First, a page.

By Jason Knight
Cottonwood salve is an amazing medicine. February and early March are often the best time in the Pacific Northwest to collect the sap-filled buds of cottonwood trees for making an antiseptic, pain-relieving, skin-healing salve. The sweet-smelling sticky sap, also known as "Balm of Gilead", has been used for centuries to treat a variety of skin troubles, from cuts and scrapes to minor burns and bruises.
Black Cottonwood trees (Populus balsamifera or trichocarpa) can be found growing along rivers and in moist forests. It grows very tall and has large heart-shaped leaves with small teeth. The bark is gray and smooth on young branches and the trunk becomes deeply furrowed with age.
Cottonwoods are also known to drop branches. The tree holds so much
water, that large branches often become so heavy that they break off and
fall, especially in windstorms. After a stormy day you can usually find
quite a few downed cottonwood branches, loaded with spring buds.
Pick the buds that are large and swollen. They often glisten with sap and will break off from the branch easily.
At this time of the year the aromatic sap is filling the buds. The sap contains a variety of medicinal components, including compounds that kill germs, ease pain, and promote skin regeneration. I often refer to the sap as the "skin ointment of the woods". In a pinch it can be used straight from the bud.
The difficulty in working with the sap directly is that it is extremely sticky (somewhat similar to pine sap). One of the best ways to extract the medicinal qualities of the sap is to infuse the buds in an oil. The oil can then be used as it is or turned into a cottonwood salve.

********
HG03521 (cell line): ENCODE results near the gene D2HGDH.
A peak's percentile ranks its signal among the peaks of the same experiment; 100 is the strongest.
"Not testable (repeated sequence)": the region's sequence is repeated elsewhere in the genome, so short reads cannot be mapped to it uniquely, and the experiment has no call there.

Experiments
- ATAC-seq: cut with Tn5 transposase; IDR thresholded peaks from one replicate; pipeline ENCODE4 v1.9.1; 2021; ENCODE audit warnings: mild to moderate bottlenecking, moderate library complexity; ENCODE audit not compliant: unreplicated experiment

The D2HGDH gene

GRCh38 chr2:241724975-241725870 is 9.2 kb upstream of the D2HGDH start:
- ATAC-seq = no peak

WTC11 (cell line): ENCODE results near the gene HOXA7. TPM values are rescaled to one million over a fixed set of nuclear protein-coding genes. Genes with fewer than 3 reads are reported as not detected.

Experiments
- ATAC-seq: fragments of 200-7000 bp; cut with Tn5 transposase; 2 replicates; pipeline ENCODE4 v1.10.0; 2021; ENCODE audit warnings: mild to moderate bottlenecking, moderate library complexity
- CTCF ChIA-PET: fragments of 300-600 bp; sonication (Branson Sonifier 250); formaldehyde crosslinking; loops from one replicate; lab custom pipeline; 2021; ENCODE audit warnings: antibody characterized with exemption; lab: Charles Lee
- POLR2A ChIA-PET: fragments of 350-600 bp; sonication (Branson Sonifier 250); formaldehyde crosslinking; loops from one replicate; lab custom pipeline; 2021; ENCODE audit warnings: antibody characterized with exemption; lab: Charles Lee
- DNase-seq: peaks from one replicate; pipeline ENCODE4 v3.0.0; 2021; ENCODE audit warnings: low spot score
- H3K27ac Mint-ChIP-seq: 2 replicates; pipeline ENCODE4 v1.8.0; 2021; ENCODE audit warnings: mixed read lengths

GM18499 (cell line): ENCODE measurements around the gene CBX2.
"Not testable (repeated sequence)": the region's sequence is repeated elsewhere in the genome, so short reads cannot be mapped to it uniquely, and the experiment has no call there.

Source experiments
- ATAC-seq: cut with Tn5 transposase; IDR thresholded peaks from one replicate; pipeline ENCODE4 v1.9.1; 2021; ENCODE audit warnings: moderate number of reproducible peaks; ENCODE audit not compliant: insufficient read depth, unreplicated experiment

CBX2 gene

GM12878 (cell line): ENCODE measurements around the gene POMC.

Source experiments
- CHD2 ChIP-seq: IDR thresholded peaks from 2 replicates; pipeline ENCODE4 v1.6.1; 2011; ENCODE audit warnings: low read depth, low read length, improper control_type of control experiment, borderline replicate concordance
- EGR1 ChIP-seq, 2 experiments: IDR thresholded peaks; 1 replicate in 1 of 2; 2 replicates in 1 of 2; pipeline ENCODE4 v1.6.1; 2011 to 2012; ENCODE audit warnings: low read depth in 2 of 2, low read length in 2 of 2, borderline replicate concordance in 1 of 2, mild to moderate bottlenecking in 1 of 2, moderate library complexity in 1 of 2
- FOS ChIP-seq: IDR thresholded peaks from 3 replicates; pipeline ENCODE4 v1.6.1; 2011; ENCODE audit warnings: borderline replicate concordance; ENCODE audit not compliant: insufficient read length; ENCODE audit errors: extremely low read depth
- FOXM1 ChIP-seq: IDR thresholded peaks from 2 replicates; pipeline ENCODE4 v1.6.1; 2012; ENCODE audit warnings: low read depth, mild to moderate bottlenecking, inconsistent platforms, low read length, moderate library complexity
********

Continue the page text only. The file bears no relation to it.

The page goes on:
To make cottonwood oil, fill a quart-sized glass jar about 2/3 of the way full with buds. Then fill the jar up to the top with olive oil (I prefer olive oil as it does not spoil easily). Put a lid on the jar and put the jar on a plate or bowl. Some oil often seeps out during the curing process.
Let the jar of buds and oil sit for eight to twelve months. Stir every few weeks if you get the chance, and make sure the buds stay covered by the oil (exposed buds will mold). When you are ready you can strain the oil through a cheesecloth. It will have that characteristic sweet cottonwood scent. You can now use the oil directly on scrapes, bruises, and minor burns, or turn the oil into a salve.
Now that you have created cottonwood oil, you can use the following recipe to create your very own medicinal salve. The advantages of a salve is that the medicine is turned into an ointment consistency that better adheres to skin and can be carried easily for first aid uses in the field.
Cottonwood Salve Recipe
1 cup of cottonwood oil
1/4 cup of shaved beeswax
First, choose a pot or pan that you don't mind dedicating to salve-making, as the medicine will be very difficult to completely remove. Heat up your cottonwood oil on the stove on low heat. You can even use a double-boiler to further protect the oil from getting too hot, though it is not necessary. Once the oil has warmed up, slowly add the thin shavings of beeswax into the pot (a cheese grater can be used to shave a block of beeswax), waiting for shavings to melt before adding more.
You can test the consistency of your medicine by removing a teaspoon of the heated oil/beeswax mix, and allowing it to fully cool. Your goal is to create an ointment consistency. Too little beeswax and the mixture remains as a thick oil, while too much beeswax turns the mix into a hard consistency similar to lip balm. You can adjust by adding more oil or beeswax to gain the desired consistency.
Once you have melted your beeswax into the mix and achieved the desired
consistency upon testing, you can allow the mix to begin to cool. Just
before your salve begins to firm up, you can pour the warm salve into
small containers such as baby food jars or small tins. Your salve will
then cool down into place. The small containers of cottonwood salve make
great gifts and additions to first aid kits.
You can now use the salve to sooth sore muscles, treat minor burns and scrapes, and soften rough hands. Enjoy!
About the Author: Jason Knight is the Director at Alderleaf Wilderness College. He has been teaching wilderness skills for over twenty years. Learn more about Jason Knight.